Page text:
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BEARS NOTES: Defense falls flat

Published: Monday, Nov. 25, 2013 5:30 a.m. CST
Caption
Chicago Bears' Devin Hester reacts after a punt he returned for an apparent touchdown was called back because of an offensive holding penalty during the fourth quarter of an NFL football game against the St. Louis Rams on Sunday, Nov. 24, 2013, in St. Louis. (AP Photo/Nam Y. Huh)

ST. LOUIS – The Bears’ defense got almost a half hour of rest in the fourth quarter, and when they returned to the field for the biggest drive of the game, they did what they had done all game – fell flat.

In a 42-21 loss to the Rams, the Bears’ run defense put up historic numbers for how poorly it defended Rams backs Zac Stacy and Benny Cunningham, but their offense (and the officials) gave them some time to breathe and regroup in the fourth quarter.

Approximately 24 minutes passed between Devin Hester’s punt-return touchdown that was called back and Michael Bush’s touchdown that cut the Rams’ lead to 27-21, the closest the Bears had been since the start of the game.

On the game clock, only 7:45 elapsed, but with a TV timeout thrown in, the Bears’ defense had almost twice as long as halftime to prepare to make a stop.

“The mentality was look, go out there and get a stop, get them the ball back,” said linebacker James Anderson. “Those guys are rolling. We can come back and win this game. Get a stop.”

“We just knew we had to play better,” said safety Chris Conte.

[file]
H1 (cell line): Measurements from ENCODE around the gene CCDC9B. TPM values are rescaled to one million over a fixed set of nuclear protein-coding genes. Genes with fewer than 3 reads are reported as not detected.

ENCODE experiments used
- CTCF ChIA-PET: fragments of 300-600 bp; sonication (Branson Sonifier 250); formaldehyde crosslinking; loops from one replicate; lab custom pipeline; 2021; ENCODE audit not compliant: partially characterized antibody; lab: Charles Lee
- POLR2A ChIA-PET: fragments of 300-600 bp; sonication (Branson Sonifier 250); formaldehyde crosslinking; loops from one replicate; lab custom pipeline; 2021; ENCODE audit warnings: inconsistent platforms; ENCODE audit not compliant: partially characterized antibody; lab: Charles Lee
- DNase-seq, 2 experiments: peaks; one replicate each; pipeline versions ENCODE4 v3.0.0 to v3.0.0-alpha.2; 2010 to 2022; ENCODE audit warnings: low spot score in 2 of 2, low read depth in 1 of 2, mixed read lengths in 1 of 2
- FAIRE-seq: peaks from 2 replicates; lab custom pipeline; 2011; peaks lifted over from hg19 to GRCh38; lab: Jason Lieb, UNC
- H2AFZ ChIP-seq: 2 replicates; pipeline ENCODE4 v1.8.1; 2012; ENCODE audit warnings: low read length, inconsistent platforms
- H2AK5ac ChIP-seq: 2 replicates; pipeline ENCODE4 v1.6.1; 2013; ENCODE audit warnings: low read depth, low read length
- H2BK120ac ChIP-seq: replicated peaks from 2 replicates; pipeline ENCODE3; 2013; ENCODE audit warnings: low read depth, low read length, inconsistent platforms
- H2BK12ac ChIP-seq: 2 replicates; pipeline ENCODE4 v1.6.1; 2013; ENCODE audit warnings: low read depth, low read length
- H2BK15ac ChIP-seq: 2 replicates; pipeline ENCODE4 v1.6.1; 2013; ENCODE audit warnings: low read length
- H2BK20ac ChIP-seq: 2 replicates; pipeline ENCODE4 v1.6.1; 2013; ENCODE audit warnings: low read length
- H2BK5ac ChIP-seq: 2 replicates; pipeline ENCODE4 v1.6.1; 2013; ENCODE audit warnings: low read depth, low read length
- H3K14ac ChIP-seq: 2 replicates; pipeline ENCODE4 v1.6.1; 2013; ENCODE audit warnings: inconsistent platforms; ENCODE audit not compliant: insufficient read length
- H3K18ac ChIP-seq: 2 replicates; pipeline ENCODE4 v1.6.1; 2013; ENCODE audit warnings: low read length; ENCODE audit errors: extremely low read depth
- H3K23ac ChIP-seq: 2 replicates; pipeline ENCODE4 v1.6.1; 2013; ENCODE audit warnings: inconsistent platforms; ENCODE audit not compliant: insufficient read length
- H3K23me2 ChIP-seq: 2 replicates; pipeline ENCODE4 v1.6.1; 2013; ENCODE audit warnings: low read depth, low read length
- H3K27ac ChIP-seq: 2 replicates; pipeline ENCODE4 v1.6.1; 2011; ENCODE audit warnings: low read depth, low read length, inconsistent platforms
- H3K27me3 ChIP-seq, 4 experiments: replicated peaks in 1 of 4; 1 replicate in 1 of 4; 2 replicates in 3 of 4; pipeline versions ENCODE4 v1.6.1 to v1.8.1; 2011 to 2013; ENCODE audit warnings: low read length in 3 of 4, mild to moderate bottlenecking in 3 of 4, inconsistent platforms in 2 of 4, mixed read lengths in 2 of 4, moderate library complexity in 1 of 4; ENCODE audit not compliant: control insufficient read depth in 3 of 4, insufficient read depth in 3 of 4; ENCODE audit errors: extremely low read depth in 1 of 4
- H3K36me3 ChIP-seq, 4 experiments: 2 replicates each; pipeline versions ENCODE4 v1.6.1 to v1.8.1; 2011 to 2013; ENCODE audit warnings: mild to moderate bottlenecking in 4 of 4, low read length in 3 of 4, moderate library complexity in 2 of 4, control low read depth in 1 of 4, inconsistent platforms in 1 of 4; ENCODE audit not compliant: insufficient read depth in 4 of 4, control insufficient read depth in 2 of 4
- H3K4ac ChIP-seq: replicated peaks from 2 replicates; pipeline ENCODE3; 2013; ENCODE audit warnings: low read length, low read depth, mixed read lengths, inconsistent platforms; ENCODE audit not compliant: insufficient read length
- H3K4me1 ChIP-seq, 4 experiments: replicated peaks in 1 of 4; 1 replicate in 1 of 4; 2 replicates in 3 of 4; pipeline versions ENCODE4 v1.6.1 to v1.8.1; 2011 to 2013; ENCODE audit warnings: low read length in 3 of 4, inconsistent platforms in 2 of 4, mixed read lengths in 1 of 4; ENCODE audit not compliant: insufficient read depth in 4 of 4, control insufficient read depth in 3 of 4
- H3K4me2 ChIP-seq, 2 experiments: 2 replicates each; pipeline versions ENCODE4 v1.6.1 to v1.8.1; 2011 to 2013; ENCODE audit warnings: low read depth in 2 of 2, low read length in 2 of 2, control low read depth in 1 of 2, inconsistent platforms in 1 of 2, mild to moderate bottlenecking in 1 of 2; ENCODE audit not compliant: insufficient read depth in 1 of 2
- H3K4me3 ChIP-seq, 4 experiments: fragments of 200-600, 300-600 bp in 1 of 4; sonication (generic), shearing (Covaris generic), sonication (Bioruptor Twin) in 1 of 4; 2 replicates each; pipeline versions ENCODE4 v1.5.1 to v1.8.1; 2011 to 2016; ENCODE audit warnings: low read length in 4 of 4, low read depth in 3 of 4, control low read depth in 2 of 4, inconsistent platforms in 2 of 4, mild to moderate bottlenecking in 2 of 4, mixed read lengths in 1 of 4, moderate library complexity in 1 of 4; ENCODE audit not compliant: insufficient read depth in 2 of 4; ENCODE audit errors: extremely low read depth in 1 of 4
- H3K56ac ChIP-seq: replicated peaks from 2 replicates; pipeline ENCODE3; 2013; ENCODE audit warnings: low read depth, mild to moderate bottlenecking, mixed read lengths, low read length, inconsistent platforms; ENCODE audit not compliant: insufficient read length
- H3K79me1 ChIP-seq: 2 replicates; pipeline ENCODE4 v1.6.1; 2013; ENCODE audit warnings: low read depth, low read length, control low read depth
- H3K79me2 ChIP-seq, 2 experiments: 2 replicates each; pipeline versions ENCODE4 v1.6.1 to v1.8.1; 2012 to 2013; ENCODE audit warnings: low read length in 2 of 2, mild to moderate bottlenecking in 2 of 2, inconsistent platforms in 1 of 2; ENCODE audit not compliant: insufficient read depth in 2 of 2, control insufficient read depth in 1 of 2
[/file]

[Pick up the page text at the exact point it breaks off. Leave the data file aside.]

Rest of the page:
On the Rams’ second play, with 6:39 left in the game, Benny Cunningham got past the first level on the right side and broke free for 27 yards. A penalty set the Rams back 10 yards, but then Kellen Clemens found Jared Cook for a 29-yard gain.

Instead of holding St. Louis to a field goal, Cunningham rushed it in from nine yards out on 3rd-and-2, putting the game out of reach.

“It goes back to the offensive line. That’s a veteran group. We knew ‘Hey, let’s just go down. Let’s get points. Take it one play at a time,’” Clemens told reporters about that drive. “And they did a great job, ran the ball well on the last drive. Benny obviously makes the great run and we go in to get six.”

For Josh McCown, who had an outstanding game up to that point, it meant making up a 14-point deficit in three minutes.

“One play at a time. Try to get another score,” he said about his thought process when returning to the field. “That’s all you can think of, how can we stretch this thing back, get back in the endzone.”

McCown was strip-sacked, and the Rams returned it for a touchdown.

Cunningham, an undrafted rookie out of Middle Tennessee State, was clearly also well rested during the Bears’ long scoring drive. He replaced an injured Zac Stacy and gashed the Bears for 8.4 yards a carry.

“To win games, you have to be able to stop the run,” said Corey Wootton. “We haven’t been doing it. It’s very frustrating. Every week we’re talking about this, starting fast, and every week it’s the same result. We must make corrections if we want to win games.”

Gutsy call: Marc Trestman defended his decision to go for it on fourth-and-goal after halftime. “This was a bit of a track meet out there today and I know that those three points seem like a lot, but I am very confident that it was the right thing to do,” he said.

Quick hits: Earl Bennett had his most productive game, catching all eight passes thrown his way for 58 yards. ... After his best game of the season, Julius Peppers finished with one tackle and one QB hit.

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